"There are two reasons for the recent decline in the price of aluminium," explains Naser Al Otaibi of Aluminium Products Company. "One is the very limited demand for the metal. You can't deny that there is a downturn in construction, which causes a downturn in the demand for aluminium. Second is the fact that there is no stability in the price of raw materials."

He goes on to explain how current prices are in fact now causing a ‘price war' among suppliers, some aluminium companies charging their clients unacceptably low prices and making it extremely difficult for competing companies. Meanwhile, according to Ma'aden's aluminium project manager, contractors are less likely to bear the brunt of low prices, since they are exposed to the success or failure of a project, rather than to the cost of raw materials, and shielded by their ability to transfer costs on to the end user.

But of course, in a region where the cost of production is so cheap, deflating prices are still not enough to hold back the industry's biggest aluminium producers. With expensive smelters replaced by cheaper units, greater efficiency in the production process and a more buoyant construction market looming, investors remain optimistic about the possibility of healthy profit margins.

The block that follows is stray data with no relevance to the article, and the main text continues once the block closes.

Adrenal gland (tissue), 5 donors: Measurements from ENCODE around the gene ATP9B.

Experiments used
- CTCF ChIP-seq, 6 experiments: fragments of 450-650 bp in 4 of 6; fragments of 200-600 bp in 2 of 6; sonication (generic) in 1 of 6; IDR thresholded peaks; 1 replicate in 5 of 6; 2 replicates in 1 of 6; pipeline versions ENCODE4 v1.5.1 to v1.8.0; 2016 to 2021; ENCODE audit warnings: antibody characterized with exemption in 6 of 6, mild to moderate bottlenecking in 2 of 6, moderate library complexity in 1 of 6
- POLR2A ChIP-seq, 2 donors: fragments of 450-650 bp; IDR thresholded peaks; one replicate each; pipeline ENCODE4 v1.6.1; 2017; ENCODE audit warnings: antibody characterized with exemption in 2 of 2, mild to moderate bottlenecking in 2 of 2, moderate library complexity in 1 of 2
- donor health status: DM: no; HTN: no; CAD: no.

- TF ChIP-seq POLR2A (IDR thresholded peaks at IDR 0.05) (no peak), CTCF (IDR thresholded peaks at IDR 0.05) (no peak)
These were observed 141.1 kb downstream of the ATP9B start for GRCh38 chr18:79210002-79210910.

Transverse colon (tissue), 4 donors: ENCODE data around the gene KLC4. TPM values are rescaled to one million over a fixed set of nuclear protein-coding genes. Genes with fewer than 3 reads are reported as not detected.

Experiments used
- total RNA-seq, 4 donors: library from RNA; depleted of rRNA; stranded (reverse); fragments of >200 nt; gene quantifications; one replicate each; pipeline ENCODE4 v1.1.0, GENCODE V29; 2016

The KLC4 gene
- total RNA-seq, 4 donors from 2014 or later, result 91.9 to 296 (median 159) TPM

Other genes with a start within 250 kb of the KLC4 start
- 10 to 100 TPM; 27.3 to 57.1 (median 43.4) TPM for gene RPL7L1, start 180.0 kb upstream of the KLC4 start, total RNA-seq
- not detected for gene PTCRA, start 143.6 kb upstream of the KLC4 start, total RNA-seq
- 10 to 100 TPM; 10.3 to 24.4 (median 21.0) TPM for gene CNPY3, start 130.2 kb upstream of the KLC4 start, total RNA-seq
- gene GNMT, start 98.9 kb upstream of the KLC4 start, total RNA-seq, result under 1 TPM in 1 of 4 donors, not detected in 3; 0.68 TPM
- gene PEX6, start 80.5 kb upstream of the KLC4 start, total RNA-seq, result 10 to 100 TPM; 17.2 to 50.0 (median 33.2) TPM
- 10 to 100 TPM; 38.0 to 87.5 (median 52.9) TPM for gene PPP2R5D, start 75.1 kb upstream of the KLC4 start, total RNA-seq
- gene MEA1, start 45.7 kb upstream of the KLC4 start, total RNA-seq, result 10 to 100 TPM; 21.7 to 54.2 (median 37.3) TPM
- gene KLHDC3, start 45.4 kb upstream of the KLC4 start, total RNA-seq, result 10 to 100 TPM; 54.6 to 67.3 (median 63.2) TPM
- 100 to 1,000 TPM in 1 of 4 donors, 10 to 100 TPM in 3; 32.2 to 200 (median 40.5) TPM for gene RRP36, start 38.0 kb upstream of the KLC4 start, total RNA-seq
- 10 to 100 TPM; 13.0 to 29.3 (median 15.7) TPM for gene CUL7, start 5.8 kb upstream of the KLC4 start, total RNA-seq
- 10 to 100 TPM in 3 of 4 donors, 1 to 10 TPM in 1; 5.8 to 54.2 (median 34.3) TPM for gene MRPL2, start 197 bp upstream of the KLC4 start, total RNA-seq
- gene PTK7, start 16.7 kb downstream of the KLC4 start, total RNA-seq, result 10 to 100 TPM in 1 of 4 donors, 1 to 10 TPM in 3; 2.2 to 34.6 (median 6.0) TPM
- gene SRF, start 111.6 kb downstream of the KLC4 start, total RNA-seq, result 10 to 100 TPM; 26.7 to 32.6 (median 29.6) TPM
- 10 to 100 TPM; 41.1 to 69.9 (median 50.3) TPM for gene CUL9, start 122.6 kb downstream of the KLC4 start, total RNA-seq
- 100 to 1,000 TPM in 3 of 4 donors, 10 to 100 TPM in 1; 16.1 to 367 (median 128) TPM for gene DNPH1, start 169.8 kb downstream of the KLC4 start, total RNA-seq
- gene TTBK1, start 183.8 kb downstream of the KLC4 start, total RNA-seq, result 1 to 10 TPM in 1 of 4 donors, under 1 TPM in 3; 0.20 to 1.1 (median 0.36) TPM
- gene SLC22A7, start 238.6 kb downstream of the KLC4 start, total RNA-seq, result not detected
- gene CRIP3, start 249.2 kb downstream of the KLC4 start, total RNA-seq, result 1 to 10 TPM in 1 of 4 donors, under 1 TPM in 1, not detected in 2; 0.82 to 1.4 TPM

"There is now more efficiency in the systems used to produce aluminium, as well as better access to cheaper energy," says Ma'aden's aluminium project manager.

"In the last ten years the technology for producing aluminium has improved in terms of scale, so you've got much bigger smelter lines with much bigger currents, which reduces the cost and increases the efficiency of production. Cheaper energy makes aluminium production in the Middle East very competitive.

"So in truth, while it's unlikely that you would base your investment decision on a spot price, certainly the current trend in pricing is enough to support continued smelter investment."

This standpoint is supported by the company's recent decision to enter into a JV agreement with Alcoa. The JV will build the world's largest fully integrated aluminium complex in KSA, worth US $10 billion. Banking on the repercussions of cheap production, the company is among several GCC investors expecting the Middle East to become one of the world's key aluminium production hubs, alongside China and India.

But according to construction industry analysts, the generation of high profit margins from such developments is far from guaranteed. While there is already a global oversupply of 1.5 million tonnes, a double dip recession threatens to drive prices down further, and the newest industry players could struggle to find a return on investment.

According to aluminium experts at March's Middle East Aluminium Conference, the real future of the aluminium industry in the Middle East hangs on the sustained recovery of the construction and transport sectors, these having a direct impact on demand and pricing.

Arabian Business: why we're going behind a paywall

Real news, real analysis and real insight have real value – especially at a time like this. Unlimited access ArabianBusiness.com can be unlocked for as little as $4.75 per month. Click here for more details.